August 21st, 2005
Of all the Tales of Redwall, it seems a fair assessment to say that Triss is the most unpopular in the ROC today. You may not be a fan of the book yourself, and I openly admit that it is not one of my favourites in the series, however, the purpose of this editorial is not to make you suddenly epiphanicly love it, nay nor even like it, but rather to show its worth and maybe encourage some readers to give it a second chance.
If my memory serves me correctly, the first criticism I heard of it was this: that the story was simply a mess of plots, held together by little more than the books binding and cover, each strand belonging in its own tale yet none meriting such treatment alone. At first glance, one can see their point. Of the three character groupings, there is no obvious interaction between them until over 55% of the way through the novel and it is not until the final hundred pages that all three are united. However, pay a little closer attention and one finds the plot is not quite so loosely knit.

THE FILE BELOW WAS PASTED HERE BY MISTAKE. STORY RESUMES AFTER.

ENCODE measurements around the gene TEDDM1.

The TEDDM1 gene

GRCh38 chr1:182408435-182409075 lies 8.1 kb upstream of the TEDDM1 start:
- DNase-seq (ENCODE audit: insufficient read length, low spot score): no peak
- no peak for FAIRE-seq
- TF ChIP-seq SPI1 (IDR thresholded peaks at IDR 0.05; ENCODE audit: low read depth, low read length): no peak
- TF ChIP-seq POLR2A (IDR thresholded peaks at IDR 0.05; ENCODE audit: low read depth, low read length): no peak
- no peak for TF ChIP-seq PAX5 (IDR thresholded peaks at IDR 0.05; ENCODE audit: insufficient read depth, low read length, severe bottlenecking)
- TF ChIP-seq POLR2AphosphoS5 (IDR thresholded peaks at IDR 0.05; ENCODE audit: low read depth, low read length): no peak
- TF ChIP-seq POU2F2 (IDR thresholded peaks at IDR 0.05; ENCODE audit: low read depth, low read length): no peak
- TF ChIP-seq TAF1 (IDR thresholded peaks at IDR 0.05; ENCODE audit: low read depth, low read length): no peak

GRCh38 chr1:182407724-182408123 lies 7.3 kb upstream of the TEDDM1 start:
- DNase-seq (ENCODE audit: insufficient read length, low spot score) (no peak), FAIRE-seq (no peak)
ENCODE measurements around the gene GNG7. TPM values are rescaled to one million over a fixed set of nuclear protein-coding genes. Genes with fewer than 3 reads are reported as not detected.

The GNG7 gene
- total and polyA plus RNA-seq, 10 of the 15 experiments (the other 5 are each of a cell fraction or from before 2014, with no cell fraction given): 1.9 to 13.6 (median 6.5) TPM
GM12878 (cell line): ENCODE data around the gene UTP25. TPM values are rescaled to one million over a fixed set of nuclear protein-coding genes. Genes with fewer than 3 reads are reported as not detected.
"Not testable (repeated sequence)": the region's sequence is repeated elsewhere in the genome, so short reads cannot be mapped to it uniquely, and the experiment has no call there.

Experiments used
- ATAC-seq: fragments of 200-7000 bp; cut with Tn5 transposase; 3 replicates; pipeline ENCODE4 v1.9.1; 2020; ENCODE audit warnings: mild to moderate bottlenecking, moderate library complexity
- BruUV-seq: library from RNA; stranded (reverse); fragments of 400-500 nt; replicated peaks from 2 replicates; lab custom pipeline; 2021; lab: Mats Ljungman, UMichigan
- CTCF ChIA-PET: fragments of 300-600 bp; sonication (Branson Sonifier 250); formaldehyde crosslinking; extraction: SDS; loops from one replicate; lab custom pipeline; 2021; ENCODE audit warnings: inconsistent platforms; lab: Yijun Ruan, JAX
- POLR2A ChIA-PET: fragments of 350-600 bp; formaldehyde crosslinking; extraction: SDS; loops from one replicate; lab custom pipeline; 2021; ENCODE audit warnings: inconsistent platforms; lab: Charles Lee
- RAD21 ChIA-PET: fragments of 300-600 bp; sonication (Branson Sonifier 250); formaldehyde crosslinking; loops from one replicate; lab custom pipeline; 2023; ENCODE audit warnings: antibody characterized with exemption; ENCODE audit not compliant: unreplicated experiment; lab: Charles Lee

The most obvious and solid link is the mystery of what occurred in and around Brockhall all those seasons ago. From quite early on it becomes apparent that the pawring found in the ancient home of badgerlords is that which was lost by the Riftguarders, immediately forming a strong link between Kurda and Bladdıs voyage to Mossflower, in search of crown, pawring and escaped slaves, and the abbeybeastsı efforts to rediscover Brockhall and deal with the serpent peril. The runaways from Salamandastron are by no means excluded from this. As their own seemingly unrelated adventure proceeds, Brian litters it with frequent references to Riftguard and the past events, although they mean little to Sagax, Scarum and Kroova at the time.